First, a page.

In 1934, two Swiss businessmen, Werner Zimmermann and Paul Enz, founded Wirtschaftsring Genossenschaft. This was an alternative banking system meant to circumvent the credit shortage of 1929. It was mainly aimed at small to medium enterprises. Now it is called the WIR Bank. The WIR-system has about 60,000 participants, which amounts to 20% of all Swiss small and medium enterprises. About 1.6 billion Swiss Francs are turned over, and spread over millions of small transactions. In 2008, the total balance was SFR 3.4 billion. How does WIR work? An entrepreneur is accepted into the system after a simple screening, based on reputation and solvability. He sells his products or services, partly for money, and partly for a WIR check from the purchaser. This check balance is booked into a central register after 1% is deducted for administrative fees. The entrepreneur can use this balance to purchase products or services from other WIR participants.
Notice that this is principally about small amounts, up to a few thousand Francs per transaction. In this manner, a lot of value goes around for relatively little money. Many products and services can even be purchased with just WIR checks. The 1% administration fees are invoiced periodically, and can only be paid for with real money. If you want to purchase something and you do not have sufficient WIR credits, you can borrow credits, as long as certain securities are put in place. Like, for example, a mortgage that can be paid off in ten years. A modest interest rate is calculated over the amount borrowed in WIR-credits: about 1%. Approximately SFR 2 billion in mortgages have been issued. All in all, WIR has strong points like low risks, low costs, quick transactions, and a lot of turnover within the own circle. The system has expanded into a self-basting, commercial-social network that organizes fairs, workshops, training, and network gatherings. The checks have been partly replaced by an internet-based payment- and transaction system. Your Swiss satellite navigation system can direct you to a restaurant, hotel, or retailer that accepts WIR-credits.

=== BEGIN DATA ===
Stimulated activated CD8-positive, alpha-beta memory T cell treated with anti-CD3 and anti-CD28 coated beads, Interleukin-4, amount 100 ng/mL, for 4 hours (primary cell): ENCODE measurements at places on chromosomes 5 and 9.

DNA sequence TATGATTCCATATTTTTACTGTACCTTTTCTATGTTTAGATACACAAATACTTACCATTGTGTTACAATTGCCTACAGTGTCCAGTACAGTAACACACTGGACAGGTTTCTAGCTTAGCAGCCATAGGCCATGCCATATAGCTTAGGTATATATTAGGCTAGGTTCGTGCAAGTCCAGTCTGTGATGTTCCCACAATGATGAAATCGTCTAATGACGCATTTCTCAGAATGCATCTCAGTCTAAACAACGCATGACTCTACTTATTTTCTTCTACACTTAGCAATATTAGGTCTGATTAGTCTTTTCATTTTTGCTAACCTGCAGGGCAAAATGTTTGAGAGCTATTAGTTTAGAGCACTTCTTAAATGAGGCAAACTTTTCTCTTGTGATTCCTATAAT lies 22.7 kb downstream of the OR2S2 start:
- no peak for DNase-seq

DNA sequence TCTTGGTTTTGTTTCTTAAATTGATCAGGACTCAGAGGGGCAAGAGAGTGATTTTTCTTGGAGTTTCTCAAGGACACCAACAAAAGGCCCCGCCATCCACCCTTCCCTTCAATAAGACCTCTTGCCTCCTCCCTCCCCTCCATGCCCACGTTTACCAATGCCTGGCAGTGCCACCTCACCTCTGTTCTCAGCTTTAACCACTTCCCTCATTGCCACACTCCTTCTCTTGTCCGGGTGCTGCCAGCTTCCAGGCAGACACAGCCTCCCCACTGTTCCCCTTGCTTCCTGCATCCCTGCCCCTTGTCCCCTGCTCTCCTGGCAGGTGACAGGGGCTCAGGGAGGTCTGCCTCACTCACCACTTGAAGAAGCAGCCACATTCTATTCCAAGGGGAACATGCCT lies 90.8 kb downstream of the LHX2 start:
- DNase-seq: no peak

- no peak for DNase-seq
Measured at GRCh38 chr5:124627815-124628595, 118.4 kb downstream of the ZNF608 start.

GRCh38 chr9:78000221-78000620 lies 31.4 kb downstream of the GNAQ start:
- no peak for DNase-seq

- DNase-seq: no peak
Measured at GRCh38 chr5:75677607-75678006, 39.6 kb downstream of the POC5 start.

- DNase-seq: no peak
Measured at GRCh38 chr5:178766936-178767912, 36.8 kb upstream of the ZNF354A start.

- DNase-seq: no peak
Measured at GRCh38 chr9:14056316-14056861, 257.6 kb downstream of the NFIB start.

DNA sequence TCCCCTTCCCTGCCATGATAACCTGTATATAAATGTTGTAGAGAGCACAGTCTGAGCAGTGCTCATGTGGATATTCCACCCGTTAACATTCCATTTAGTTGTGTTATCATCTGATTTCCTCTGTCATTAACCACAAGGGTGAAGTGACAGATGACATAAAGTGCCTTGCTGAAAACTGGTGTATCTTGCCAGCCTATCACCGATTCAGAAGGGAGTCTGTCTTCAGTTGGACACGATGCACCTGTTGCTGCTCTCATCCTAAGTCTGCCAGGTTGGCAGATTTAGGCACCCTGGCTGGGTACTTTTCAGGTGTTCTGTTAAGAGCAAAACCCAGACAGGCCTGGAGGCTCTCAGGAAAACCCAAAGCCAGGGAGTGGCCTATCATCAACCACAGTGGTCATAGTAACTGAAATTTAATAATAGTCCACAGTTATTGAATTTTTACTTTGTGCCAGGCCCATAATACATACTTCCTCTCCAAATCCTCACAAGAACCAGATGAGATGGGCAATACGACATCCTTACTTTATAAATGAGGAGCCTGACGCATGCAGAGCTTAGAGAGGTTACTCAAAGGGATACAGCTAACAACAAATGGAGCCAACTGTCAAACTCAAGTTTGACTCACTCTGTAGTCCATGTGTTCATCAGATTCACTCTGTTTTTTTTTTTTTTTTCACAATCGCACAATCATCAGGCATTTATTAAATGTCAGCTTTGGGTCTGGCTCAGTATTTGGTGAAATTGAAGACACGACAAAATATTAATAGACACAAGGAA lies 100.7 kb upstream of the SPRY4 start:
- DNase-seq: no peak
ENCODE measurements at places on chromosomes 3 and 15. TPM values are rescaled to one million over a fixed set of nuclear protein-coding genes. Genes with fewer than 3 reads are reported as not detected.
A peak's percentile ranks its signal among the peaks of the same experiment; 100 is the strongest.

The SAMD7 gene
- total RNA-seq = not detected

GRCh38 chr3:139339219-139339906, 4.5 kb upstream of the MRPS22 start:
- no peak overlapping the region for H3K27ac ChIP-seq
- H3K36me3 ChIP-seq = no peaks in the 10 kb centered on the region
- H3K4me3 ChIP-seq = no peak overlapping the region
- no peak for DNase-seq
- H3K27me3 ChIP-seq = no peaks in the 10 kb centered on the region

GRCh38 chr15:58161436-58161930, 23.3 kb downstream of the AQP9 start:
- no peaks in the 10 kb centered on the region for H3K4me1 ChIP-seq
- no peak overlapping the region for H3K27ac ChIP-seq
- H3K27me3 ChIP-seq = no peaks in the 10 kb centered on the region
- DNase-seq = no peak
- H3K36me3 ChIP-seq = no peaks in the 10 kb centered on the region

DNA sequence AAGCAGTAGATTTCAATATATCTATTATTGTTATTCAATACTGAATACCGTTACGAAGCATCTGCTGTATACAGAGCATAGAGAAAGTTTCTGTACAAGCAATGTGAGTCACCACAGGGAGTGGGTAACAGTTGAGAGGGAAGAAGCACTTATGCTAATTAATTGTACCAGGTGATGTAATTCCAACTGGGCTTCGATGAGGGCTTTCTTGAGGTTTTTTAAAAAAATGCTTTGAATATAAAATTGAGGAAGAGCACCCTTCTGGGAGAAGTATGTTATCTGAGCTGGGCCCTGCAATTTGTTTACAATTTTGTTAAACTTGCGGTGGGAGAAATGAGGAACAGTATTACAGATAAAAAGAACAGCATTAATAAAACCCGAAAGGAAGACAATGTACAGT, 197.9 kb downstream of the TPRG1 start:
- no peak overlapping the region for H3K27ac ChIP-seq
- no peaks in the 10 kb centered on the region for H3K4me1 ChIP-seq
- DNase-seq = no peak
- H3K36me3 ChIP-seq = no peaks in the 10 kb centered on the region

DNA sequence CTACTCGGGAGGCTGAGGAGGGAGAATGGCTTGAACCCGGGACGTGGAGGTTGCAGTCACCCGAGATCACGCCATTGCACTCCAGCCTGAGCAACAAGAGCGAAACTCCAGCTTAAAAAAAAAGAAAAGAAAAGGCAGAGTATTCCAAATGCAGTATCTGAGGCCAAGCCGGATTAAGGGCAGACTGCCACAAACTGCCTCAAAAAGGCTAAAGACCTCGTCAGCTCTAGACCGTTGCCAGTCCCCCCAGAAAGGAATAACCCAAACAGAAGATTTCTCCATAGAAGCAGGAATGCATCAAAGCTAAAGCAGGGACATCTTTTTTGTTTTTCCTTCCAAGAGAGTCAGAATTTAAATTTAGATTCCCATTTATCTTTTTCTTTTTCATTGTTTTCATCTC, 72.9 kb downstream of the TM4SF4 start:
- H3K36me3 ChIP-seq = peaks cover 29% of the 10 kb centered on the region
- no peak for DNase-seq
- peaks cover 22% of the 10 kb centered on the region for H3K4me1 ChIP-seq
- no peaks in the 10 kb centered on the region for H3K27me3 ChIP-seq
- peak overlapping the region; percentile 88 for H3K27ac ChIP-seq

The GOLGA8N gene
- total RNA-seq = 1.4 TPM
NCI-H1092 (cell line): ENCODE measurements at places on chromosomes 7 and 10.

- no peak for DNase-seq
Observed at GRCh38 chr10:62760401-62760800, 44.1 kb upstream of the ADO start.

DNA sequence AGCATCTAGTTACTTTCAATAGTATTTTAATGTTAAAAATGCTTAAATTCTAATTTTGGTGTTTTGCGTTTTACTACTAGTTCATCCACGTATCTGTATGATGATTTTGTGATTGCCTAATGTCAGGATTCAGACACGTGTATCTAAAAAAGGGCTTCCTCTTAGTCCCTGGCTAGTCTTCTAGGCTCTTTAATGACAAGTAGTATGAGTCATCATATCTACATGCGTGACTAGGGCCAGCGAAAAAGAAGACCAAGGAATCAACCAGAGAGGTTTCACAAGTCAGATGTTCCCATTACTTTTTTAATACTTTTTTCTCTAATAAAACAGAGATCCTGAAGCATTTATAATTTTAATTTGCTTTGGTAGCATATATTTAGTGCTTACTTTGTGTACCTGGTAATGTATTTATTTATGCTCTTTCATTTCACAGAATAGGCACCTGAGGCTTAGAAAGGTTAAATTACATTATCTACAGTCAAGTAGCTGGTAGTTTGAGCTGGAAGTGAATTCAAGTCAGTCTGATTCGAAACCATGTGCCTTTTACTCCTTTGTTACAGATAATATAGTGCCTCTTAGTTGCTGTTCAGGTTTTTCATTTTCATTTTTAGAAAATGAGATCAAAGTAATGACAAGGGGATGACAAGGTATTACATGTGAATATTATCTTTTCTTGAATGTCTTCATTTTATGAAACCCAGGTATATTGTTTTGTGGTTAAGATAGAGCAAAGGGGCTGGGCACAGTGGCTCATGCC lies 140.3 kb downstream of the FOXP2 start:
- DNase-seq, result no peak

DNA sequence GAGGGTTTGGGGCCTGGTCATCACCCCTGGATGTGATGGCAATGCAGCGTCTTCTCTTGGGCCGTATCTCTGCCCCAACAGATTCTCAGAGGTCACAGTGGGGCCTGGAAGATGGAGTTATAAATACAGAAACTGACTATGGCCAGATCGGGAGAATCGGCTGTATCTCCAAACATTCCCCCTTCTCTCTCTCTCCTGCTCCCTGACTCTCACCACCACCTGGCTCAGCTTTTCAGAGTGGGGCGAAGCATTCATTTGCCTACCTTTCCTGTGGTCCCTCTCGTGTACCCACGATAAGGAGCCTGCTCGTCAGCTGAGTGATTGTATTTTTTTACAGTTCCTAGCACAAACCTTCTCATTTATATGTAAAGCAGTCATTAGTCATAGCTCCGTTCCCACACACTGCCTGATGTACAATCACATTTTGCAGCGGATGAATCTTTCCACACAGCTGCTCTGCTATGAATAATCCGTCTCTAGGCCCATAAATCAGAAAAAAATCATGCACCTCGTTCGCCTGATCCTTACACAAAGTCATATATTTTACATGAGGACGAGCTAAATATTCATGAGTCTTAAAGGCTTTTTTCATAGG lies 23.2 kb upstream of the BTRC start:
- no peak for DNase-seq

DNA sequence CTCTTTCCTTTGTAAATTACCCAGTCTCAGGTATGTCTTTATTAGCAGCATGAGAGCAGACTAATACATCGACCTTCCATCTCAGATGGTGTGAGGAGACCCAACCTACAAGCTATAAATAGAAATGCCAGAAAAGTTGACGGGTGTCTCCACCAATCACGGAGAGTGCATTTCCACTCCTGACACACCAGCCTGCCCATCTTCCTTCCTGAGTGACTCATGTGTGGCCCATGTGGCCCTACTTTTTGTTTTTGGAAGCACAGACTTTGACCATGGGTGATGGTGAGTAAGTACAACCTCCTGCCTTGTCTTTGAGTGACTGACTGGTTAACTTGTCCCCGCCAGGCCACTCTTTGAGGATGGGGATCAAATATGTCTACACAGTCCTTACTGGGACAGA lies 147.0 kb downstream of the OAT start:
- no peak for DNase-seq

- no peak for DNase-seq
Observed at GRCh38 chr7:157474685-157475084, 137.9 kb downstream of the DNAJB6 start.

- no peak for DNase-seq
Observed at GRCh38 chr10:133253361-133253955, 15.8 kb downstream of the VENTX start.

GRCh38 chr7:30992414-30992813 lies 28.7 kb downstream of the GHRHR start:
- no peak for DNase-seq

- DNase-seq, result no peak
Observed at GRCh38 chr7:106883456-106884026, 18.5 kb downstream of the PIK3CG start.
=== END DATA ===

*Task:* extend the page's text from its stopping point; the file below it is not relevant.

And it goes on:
The Calgary Dollar from the Arusha Center in Calgary, Canada is described as:
“The grassroots currency system that brings together local talents and resources to strengthen our local economy and build community. A community’s true wealth lies in the skills, talents, and capabilities of its members. We believe that every person has something of value to offer to his or her neighbors. By encouraging local production and consumption, we are committed to creating a healthy economy that is rooted in a healthy society and a healthy ecosystem.”
The Canadian Government itself in the meantime, started a currency initiative called the MintChip.
In the United States, ITEX is the marketplace for bartering, or transactions without money. The annual turnover is over $100 million, and over 25,000 companies are members. Similar, private local exchange and trade systems (LETS for short) have been in existence since 1983. You will find them all over Europe, including in The Netherlands. In Amsterdam, there is Noppes. The membership fee is €20 annually, plus 3 Noppes per month. Flarden can be found in the city of Vlaardingen. One Flard is equivalent to half a Euro; the minimum hourly rate is 15 Flarden, and the subscription fees are 12 Euros a year. There are no transaction costs. The local social services grant welfare recipients a turnover of 250 Flarden a month, before his benefit is cut. Now that’s a great initiative! Most of these types of systems – about a hundred are active in The Netherlands – have a bit of a woolly image. The systems work in an old-fashioned manner, with books of coupons or paper checks. But they work.